Source

Learning something new? Start by going to the source. Learn the fundamentals there, then use third-party sources as needed.

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I’d like to share with you a tip that I’ve found useful, whenever I’m trying to learn about or understand something new:

Go to the source!

For example, when trying to learn about a new software framework, which I was recently, rather than Googling and opening up third-party websites (e.g. people blogging about the framework, Twitter posts about it, etc), I found it much more useful to go directly to the official website of that framework.

I think this could useful for many things apart from software, of course.

For example, if I were trying to emigrate to a particular country, and wanted to know about the requirements and procedures, I would probably be better off starting with the official immigration website of the government of that country. Sure, online forums, blogs, chatrooms, etc. could supplement my knowledge. But the most important, reliable, factual and up-to-date information would be that given by the source – in the case, the government itself.

Going to the primary source is a really good first step to take in learning about anything new, because it gives you a solid, usually internally-consistent, grounding in that thing. (This can be useful strategically, in determining whether the thing in question even matters or applies to you.) Once your mind has that solid grounding, it’s easier to then know where to shop around, and what parts to shop for, when you start to supplement your knowledge with third-party materials (e.g. your blogs, forums, etc).

One of the problems I’ve encountered with relying too much on third-party sources is that you can get caught up in their agendas. That is, the solutions, frameworks, etc. that they propose may be geared toward some product or service that they’re trying to sell, or a view that they’re interested in pushing. These aren’t necessarily opposed to your interests, but they’re not necessarily where you want to start, when trying to fundamentally understand the thing in question, and decide what relationship you want to have with it.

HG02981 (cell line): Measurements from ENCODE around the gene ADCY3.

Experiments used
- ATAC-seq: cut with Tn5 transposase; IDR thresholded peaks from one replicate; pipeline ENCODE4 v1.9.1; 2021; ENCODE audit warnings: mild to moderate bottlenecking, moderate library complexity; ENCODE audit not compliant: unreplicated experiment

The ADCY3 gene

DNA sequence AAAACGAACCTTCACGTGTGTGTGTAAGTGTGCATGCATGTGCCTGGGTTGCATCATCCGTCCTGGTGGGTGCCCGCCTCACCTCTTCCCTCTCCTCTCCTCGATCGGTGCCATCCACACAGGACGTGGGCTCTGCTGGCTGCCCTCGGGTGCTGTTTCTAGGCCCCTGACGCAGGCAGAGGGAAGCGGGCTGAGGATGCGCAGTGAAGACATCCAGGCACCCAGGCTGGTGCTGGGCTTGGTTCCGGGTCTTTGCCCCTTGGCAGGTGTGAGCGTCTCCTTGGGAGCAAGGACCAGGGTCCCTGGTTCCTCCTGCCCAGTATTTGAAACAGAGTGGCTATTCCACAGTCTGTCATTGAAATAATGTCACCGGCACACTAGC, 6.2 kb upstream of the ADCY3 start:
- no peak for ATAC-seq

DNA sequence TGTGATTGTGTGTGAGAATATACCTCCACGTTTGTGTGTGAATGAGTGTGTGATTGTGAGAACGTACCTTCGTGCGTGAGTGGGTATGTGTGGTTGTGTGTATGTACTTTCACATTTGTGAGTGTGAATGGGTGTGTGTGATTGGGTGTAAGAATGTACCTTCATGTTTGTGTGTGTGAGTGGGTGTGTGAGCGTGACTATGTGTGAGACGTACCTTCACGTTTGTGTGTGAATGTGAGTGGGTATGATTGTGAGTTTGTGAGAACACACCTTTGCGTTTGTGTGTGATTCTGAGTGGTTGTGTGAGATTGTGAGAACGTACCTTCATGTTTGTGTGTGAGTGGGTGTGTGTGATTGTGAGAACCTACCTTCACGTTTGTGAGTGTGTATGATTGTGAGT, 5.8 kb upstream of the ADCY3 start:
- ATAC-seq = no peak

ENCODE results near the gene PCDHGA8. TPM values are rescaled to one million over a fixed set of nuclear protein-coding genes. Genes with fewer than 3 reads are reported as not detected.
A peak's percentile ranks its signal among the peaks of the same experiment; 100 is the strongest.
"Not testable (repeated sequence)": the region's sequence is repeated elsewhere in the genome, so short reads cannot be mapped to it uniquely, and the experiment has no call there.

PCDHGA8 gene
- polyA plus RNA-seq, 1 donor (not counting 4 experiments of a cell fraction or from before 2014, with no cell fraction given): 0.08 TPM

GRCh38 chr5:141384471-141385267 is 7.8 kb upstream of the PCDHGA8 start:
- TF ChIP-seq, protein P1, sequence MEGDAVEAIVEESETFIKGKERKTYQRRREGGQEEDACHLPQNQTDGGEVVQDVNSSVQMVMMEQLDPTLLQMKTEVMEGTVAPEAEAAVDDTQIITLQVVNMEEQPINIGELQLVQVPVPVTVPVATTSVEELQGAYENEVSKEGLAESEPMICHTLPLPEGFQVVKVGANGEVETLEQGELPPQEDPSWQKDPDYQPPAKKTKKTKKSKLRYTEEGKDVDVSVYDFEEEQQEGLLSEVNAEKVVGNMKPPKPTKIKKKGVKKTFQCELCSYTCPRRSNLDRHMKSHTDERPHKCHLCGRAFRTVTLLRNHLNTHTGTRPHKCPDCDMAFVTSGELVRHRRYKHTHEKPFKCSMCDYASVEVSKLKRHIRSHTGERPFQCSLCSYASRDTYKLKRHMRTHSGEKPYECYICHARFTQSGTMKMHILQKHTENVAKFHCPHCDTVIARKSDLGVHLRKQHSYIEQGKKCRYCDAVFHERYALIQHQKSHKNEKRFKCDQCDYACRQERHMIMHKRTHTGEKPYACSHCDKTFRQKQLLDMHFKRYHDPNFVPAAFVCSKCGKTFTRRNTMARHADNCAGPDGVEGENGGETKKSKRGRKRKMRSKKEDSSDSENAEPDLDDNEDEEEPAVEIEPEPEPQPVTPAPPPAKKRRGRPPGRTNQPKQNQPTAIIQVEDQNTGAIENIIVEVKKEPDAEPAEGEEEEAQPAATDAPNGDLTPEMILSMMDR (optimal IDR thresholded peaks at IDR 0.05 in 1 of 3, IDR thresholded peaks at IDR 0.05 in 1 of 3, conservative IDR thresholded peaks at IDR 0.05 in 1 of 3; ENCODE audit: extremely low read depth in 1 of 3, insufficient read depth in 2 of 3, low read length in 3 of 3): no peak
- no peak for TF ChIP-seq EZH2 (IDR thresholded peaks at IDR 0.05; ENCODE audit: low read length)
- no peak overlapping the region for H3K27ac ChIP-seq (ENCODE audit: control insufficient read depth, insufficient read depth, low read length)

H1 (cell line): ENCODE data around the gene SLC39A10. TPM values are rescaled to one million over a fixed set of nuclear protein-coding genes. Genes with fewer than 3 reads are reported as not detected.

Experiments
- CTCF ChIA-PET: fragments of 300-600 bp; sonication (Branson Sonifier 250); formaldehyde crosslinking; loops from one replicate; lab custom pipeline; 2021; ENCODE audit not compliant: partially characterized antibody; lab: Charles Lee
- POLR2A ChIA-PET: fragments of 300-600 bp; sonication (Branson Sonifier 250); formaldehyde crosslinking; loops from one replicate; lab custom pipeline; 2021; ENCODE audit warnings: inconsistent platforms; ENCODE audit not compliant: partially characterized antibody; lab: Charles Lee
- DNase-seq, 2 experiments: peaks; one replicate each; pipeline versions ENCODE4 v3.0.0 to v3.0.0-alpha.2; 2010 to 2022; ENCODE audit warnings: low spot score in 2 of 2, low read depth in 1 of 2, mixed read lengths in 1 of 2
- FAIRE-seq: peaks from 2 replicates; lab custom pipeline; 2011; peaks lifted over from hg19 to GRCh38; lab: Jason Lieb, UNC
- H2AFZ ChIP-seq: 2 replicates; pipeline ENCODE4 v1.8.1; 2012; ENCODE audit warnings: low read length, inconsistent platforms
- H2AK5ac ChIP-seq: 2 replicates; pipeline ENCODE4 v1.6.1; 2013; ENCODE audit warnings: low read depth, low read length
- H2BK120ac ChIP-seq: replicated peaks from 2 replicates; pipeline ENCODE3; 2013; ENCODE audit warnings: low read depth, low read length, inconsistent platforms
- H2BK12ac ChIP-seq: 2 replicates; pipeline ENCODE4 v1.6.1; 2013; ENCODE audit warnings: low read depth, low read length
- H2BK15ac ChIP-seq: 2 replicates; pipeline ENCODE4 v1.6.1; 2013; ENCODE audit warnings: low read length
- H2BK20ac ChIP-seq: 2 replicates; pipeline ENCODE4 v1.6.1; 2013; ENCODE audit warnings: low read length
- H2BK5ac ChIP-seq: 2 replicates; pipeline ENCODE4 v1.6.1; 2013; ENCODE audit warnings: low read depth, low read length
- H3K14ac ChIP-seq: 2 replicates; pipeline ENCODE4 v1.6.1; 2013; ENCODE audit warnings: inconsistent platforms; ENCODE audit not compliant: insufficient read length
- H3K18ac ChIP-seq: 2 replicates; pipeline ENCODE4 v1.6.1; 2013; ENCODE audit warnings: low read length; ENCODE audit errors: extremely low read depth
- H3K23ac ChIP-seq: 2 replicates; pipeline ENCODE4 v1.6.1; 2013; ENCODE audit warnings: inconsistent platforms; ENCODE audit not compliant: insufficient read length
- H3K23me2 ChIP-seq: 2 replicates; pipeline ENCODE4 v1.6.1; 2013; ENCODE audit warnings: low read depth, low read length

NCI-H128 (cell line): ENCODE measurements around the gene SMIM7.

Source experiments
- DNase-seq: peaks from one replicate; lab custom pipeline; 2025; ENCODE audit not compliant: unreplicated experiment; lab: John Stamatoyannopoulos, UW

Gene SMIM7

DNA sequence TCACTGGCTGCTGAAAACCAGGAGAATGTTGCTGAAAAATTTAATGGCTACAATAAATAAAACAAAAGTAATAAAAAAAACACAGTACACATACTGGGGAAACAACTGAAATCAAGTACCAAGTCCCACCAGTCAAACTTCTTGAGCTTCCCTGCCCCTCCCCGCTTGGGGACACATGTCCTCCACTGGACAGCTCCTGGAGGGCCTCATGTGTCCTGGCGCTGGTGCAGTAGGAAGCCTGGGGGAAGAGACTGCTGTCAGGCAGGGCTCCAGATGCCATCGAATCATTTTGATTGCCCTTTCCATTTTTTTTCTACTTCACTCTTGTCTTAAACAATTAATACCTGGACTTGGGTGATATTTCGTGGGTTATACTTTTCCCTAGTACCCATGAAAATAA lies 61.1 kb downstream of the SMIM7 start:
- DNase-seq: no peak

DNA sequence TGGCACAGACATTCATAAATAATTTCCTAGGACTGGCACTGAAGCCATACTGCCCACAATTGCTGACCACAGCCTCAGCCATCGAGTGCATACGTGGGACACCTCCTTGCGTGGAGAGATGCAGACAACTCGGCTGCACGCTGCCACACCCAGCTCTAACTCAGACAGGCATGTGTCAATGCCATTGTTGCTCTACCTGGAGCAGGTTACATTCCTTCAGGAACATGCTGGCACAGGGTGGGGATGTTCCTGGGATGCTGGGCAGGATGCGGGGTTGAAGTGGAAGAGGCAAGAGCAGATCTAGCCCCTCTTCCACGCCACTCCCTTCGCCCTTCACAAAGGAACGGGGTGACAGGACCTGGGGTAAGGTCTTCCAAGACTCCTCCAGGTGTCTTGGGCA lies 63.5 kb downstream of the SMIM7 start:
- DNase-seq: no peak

For example, someone who’s blogging about BitCoin might have their own take on it, which is aligned with what they’re trying to sell or do, for example, a payments service. Their take on the world isn’t necessarily not good for you, but you might want to start out by going to a more primary source of information about BitCoin, such as the official BitCoin website, to understand how BitCoin actually works. Then your judgement is less likely to be clouded by what a particular payments provider wants you to think. Once you have this foundation of knowledge on BitCoin, you’re in a better position to choose a payments provider (if you even need one). You’re in a better position to know how to judge a provider, how to differentiate between competing providers, what metrics to use in doing so, etc.

BitCoin is just an example. I’m sure you can think of something else you’re trying to learn. If it’s a person, perhaps a historical figure, why not go straight to the writings of that person and/or of people who were in close contact with them or knew them well? Once you have that grounding, then you can start to work your way outward to third-party sources on that figure. If it’s a language, find someone who speaks the language natively, or even move to a country where that language is predominantly spoken.

In summary: if you want to learn something, get as close as possible, as early as possible, to that thing itself!

And with that, happy 2018, folks! 🎇

Author: jonathanaconway

Developer & Designer. Here I observe, synthesize and share my learnings from over 15 years working in software focused on user needs. Believe in relationships, empathy, evidence and results.

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